This course enables you to explore the creative potential of digital and traditional forms of animation and provides opportunities to engage with a live industry bro of live briefs to prepare you to work in commercial animation. You will produce a strong body of work that will enable you to develop your career in the animation industry. You will learn how to tell visual stories through performance and character developing industry leading skills in a specialised field.
Designed to boost your creative thinking and technical abilities, this course provides a structured pathway in digital animation practice. From the very start, you will be hands on and will learn traditional stop frame animation techniques as you are introduced to the principles of animation and the laws of motion. You will simultaneously learn industry leading 3D animation software.
From the very start, you will be working with animation professionals an introduced to industry standard 3D software, learn traditional stop frame animation techniques and delve into the concepts and processes required to create animation.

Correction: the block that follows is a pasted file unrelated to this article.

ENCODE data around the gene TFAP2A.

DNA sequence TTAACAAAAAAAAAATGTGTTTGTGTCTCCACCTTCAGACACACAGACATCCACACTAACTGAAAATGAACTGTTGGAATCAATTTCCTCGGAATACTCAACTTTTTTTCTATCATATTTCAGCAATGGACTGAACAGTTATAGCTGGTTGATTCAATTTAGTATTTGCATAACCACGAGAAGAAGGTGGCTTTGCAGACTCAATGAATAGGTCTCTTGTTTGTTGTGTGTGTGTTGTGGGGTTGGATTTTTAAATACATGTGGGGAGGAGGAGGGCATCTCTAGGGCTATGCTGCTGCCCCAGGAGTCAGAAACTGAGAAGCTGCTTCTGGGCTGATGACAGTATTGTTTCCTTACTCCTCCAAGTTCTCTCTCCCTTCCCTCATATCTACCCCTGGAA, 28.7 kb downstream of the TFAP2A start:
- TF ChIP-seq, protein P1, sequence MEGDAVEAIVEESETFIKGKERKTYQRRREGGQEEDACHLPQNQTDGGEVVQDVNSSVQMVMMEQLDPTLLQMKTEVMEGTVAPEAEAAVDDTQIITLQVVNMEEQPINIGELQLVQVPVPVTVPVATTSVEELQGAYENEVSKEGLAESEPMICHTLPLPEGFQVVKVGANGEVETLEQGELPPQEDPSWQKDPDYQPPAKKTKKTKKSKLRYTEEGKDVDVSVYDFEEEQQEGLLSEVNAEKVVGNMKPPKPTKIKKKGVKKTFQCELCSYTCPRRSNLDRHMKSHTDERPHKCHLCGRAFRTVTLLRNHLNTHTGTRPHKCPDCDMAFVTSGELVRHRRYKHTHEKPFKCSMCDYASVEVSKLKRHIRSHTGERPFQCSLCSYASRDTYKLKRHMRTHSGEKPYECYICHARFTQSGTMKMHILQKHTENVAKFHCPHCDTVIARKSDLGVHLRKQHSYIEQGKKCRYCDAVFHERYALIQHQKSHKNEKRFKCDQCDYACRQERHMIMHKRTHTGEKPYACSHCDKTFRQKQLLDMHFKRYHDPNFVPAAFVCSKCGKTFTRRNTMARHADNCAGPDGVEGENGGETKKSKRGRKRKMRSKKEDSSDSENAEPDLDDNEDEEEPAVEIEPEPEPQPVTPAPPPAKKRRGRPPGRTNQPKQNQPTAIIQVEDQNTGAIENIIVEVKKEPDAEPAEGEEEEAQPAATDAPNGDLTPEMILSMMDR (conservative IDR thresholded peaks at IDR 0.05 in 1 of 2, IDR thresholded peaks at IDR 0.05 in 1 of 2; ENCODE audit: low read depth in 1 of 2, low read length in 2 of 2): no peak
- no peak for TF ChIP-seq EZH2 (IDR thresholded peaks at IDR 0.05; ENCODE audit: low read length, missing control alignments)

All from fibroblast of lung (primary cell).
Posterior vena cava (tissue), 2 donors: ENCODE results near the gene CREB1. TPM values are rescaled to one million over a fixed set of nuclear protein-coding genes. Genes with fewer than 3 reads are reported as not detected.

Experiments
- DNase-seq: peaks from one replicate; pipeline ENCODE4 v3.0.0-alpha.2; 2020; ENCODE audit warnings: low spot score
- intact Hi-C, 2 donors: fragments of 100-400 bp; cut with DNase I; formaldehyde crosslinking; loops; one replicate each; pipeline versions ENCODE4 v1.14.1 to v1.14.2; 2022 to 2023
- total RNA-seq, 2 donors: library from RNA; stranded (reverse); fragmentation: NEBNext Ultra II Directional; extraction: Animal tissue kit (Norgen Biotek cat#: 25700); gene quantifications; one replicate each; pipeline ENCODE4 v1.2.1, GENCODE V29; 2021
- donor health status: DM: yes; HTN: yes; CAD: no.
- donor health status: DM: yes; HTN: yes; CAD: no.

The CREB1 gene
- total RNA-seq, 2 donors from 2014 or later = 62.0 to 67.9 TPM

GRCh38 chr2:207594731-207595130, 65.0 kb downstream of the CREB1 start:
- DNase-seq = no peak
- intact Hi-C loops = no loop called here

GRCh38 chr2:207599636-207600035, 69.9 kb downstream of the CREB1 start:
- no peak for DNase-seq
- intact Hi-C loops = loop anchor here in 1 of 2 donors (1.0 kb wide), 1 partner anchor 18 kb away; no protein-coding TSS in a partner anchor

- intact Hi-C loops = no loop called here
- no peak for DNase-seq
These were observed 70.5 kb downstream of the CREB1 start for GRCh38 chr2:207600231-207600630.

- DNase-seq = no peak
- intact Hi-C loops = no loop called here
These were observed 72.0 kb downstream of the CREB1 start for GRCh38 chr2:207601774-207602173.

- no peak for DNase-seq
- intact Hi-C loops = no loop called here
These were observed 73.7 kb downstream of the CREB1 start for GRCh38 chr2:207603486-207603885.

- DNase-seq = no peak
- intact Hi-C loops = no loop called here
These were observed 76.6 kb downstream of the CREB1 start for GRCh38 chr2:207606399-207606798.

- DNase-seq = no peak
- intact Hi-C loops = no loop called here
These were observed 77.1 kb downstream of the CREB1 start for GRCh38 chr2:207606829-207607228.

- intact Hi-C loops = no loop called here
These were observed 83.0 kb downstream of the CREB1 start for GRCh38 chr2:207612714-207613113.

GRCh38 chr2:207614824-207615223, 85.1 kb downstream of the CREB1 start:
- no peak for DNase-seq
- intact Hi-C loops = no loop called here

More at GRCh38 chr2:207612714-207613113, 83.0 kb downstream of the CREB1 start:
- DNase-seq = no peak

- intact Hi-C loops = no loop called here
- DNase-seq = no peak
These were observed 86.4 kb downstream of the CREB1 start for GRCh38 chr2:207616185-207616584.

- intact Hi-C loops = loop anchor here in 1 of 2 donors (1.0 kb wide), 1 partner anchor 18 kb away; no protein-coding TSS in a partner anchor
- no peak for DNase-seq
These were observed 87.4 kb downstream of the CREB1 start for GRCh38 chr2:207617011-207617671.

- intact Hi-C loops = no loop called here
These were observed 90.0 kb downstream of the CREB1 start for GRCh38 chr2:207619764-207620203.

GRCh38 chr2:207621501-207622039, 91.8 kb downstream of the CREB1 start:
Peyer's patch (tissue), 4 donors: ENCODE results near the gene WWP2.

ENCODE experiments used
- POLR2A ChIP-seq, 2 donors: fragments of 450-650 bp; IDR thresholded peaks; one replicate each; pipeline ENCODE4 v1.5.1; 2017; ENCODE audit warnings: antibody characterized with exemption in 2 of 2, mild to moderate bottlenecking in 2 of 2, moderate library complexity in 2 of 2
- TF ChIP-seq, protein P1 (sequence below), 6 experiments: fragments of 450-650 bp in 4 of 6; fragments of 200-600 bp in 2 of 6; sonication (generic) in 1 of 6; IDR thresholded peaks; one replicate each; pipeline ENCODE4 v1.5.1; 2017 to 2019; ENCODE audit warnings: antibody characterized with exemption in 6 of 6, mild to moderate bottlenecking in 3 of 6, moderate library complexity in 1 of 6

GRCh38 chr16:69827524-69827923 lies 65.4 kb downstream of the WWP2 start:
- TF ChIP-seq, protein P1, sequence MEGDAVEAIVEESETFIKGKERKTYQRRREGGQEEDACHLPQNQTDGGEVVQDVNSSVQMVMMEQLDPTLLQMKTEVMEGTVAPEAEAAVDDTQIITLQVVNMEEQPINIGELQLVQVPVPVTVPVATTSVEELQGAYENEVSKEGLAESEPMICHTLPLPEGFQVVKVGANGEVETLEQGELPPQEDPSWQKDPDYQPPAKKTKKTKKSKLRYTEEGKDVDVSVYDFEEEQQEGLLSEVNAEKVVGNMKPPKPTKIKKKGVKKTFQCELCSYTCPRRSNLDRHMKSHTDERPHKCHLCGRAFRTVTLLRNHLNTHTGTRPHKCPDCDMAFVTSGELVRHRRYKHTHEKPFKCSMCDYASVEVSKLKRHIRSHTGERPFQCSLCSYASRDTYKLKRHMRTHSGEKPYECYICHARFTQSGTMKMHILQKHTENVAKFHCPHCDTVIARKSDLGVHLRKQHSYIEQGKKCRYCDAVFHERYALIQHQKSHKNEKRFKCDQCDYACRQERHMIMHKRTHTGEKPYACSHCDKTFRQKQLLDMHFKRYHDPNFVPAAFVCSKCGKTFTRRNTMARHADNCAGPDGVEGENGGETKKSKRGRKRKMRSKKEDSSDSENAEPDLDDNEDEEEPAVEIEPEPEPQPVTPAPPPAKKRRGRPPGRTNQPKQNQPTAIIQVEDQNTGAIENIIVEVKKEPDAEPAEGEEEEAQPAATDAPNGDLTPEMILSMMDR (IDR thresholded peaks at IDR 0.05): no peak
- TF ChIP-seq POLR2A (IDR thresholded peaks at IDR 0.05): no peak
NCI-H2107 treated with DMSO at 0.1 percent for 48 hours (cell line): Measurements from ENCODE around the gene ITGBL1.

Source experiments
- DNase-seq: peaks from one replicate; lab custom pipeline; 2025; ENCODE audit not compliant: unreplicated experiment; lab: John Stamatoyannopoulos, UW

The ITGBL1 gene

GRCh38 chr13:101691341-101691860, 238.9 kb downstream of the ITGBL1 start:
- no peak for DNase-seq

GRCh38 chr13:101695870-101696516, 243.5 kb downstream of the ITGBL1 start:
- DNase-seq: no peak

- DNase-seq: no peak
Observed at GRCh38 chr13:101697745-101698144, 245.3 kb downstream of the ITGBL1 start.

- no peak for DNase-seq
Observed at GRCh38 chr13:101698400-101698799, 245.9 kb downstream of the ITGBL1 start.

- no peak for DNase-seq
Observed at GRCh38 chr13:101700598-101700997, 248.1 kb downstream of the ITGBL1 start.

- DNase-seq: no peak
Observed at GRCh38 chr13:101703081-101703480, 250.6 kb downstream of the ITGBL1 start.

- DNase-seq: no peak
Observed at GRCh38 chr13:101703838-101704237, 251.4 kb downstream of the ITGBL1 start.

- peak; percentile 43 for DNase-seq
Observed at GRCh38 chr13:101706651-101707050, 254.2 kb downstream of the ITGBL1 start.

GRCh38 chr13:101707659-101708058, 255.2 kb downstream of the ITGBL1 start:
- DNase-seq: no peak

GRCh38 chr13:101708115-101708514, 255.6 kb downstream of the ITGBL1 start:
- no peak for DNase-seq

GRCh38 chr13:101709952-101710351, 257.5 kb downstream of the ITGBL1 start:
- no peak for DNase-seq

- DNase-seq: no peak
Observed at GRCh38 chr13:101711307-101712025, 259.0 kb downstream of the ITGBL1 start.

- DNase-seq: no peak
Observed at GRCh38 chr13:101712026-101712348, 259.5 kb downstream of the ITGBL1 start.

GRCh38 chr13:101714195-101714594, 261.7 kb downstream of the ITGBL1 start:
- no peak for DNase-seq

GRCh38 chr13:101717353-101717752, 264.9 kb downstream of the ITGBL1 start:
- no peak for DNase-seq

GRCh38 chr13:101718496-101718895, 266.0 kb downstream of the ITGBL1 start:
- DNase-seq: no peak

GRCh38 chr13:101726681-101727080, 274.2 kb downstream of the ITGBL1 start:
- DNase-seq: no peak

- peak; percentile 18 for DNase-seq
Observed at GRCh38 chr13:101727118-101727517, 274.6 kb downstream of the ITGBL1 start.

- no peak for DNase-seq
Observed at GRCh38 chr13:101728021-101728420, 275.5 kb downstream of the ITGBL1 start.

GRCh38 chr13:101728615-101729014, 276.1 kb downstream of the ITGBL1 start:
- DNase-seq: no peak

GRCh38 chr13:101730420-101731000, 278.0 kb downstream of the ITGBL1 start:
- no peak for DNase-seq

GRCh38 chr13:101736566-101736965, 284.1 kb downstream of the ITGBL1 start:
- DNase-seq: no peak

Encouraging creativity in the context of real world practice, animation modules promote the importance of team work within animation production and the larger industry. This intensive course allows you to identify and define your own career prospects with dedicated portfolio modules, which will help you in your preparation for employment within the animation industry.
Animation is one of the fastest growing areas within the UK creative industries providing multiple opportunities for graduates within the discipline. The course, based in Media City UK, Salford, is positioned right in the heart of this growing creative sector and is focused on developing highly skilled, industry ready creatives capable of successfully working in multiple specialisms adapting to the continuously changing landscape of the creative industries of the animation and moving image industry. Emphasis is placed on strong storytelling, development of visual language, the use of play and risk taking within creative production and a solid understanding of professional industry standard methods of production, planning and implementation with in animation.